Cover: Quality Indicators for the Care of Dementia in Vulnerable Elders

Quality Indicators for the Care of Dementia in Vulnerable Elders

Published in: Journal of the American Geriatrics Society, v. 55, no. S2, Oct. 2007, p. S293-S301

Posted on 2007

by Denise G. Feil, Catherine MacLean, David Sultzer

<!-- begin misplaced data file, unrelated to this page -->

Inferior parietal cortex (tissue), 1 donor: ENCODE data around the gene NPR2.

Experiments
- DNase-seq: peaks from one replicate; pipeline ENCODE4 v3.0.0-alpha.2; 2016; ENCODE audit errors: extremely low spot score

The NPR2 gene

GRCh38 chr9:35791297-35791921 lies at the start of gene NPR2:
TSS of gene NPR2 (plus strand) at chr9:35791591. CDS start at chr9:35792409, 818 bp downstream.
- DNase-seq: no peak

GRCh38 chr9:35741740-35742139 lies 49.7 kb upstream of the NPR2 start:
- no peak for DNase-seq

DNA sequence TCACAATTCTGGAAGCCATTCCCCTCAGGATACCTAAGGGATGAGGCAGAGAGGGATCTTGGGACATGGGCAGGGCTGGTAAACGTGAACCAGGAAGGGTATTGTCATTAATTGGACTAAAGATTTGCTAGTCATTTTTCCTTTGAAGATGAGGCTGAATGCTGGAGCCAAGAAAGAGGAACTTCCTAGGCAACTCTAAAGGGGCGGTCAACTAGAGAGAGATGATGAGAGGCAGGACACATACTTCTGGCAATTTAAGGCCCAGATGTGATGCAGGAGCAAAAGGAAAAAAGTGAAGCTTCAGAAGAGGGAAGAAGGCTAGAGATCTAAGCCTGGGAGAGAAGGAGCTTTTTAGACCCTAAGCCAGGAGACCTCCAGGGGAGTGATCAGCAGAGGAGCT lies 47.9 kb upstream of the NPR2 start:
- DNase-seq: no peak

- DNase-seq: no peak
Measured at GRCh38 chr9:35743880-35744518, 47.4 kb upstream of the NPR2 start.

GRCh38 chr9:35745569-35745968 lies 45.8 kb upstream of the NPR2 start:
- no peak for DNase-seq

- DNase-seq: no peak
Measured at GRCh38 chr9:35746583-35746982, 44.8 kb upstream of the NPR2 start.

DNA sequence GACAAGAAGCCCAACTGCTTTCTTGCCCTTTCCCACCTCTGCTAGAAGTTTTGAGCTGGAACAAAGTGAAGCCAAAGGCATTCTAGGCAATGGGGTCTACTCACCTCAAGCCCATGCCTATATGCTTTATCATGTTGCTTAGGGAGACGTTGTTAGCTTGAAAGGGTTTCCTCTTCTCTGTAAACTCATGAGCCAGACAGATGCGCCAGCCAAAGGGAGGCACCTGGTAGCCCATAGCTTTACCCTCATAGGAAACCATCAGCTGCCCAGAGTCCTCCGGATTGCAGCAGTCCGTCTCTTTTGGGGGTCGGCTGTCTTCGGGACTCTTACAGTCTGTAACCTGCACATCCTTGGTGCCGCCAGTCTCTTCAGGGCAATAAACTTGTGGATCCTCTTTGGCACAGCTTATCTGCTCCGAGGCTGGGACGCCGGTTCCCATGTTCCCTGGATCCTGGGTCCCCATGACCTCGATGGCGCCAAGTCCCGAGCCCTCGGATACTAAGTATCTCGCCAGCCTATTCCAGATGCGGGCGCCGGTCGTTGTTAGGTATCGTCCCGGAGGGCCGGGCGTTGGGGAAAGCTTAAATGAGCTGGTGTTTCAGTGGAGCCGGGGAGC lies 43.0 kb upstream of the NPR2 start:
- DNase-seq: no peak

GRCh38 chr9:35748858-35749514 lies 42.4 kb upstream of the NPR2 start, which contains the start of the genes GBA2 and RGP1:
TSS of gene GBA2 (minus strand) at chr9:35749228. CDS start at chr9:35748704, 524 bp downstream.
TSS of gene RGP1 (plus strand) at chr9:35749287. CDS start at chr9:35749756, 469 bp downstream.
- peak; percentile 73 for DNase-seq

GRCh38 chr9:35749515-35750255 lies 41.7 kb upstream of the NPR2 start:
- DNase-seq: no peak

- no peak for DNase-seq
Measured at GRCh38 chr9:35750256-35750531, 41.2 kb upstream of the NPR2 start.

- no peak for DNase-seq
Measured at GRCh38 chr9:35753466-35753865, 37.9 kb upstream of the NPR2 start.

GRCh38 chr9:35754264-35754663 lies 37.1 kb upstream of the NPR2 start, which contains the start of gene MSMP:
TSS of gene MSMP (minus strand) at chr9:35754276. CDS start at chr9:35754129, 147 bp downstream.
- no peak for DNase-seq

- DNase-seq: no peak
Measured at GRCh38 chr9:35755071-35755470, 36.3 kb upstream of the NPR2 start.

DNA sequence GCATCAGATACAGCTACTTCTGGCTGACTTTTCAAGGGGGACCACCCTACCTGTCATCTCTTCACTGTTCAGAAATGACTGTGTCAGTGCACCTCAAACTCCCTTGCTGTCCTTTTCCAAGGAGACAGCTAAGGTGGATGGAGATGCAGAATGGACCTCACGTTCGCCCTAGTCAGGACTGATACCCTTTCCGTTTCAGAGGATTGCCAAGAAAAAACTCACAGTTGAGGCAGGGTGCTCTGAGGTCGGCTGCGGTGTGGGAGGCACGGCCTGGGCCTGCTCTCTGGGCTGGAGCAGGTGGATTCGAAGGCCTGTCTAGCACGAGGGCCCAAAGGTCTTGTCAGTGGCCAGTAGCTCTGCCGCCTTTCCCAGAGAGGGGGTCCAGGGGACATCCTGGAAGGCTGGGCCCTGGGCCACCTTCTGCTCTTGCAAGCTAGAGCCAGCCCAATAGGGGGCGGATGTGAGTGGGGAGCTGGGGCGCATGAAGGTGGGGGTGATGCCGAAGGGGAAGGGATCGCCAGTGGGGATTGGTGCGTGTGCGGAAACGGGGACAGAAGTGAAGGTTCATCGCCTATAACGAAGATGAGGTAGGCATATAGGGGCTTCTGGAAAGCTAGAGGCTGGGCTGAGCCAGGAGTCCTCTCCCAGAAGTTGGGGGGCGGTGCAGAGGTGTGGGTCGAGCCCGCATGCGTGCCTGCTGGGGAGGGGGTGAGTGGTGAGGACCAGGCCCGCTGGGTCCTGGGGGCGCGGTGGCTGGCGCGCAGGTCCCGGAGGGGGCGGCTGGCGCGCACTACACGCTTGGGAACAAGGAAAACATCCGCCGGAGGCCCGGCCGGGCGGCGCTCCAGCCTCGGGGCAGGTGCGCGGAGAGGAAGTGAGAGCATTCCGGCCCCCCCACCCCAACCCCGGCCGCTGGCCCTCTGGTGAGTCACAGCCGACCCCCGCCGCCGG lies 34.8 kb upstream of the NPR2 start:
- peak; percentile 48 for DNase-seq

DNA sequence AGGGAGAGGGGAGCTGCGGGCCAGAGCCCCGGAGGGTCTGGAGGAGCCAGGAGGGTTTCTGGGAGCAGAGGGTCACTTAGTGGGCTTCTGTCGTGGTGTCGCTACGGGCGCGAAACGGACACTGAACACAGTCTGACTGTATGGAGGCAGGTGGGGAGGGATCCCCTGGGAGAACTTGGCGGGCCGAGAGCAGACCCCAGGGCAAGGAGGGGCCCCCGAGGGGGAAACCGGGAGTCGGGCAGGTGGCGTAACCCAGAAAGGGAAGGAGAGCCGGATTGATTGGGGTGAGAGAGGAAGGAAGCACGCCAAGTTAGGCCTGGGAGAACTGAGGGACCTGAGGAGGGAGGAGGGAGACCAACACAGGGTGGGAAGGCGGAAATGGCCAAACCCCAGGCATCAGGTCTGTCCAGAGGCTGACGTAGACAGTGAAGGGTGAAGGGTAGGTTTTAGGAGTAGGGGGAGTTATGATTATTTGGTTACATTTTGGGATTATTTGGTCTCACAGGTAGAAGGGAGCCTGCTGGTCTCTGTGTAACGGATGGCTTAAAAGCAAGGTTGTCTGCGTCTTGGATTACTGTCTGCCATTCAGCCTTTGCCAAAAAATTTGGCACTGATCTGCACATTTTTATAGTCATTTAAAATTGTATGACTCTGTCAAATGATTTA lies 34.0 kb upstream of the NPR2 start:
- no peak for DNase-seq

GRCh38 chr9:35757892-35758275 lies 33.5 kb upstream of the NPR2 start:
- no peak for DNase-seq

Dementia, defined as an acquired, persistent impairment in two or more cognitive areas (e.g., frontal executive function, language, memory) is a leading cause of disability in older adults. Alzheimer's disease (AD) comprises 55% to 77% of all dementias, whereas vascular dementia (VaD) is the second most common dementia, comprising 15% to 25% of all dementias. Although the prevalence of AD is only 2% of persons aged 60 to 64, it rises to approximately 40% in those aged 80 and older. The need for dementia care will increase significantly in the next few decades because of the rapid growth of the oldest age groups in the U.S. population. The 4.5 million persons with AD in 2000 will almost triple, to 13.2 million by 2050. The cohort aged 85 and older with AD will more than quadruple, to 8.0 million. Dementia is the most common reason for placement of older adults in nursing facilities, and the demands for nursing home care will also likely quadruple in this group aged 85 and older. Furthermore, in California, the costs of nursing home care for AD are projected to triple by 2040. A number of quality indicators (QIs) present new opportunities to forestall cognitive decline and reduce disability and nursing home admission during the course of dementia. Early recognition of cognitive impairment and dementia, followed by intervention, can offer patients and caregivers the opportunity for better quality of life. This article presents a set of indicators to assess the quality of care of patients with dementia. The target patient population is vulnerable elders (VEs), defined as persons aged 65 and older who are at risk for death or functional decline. The QIs proposed here do not incorporate exclusions for cases of advanced dementia, which is handled in Assessing Care of Vulnerable Elders (ACOVE) in a uniform fashion across the set of QIs. Refer to Application of Assessing Care of Vulnerable Elders-3 Quality Indicators to Patients with Advanced Dementia and Poor Prognosis for exclusions due to advanced dementia or poor prognosis. METHODS: A total of 357 articles were considered in this review: 24 identified using a Web search, 94 through reference mining, and 224 through the ACOVE-3 literature searches. Fifteen additional articles were included after peer review. RESULTS: Of the 22 preliminary QIs, the expert panel process judged 16 to be valid. Six indicators were rejected, and the expert panel added one QI. The literature summaries that support each of the indicators judged to be valid in the expert panel process are described.

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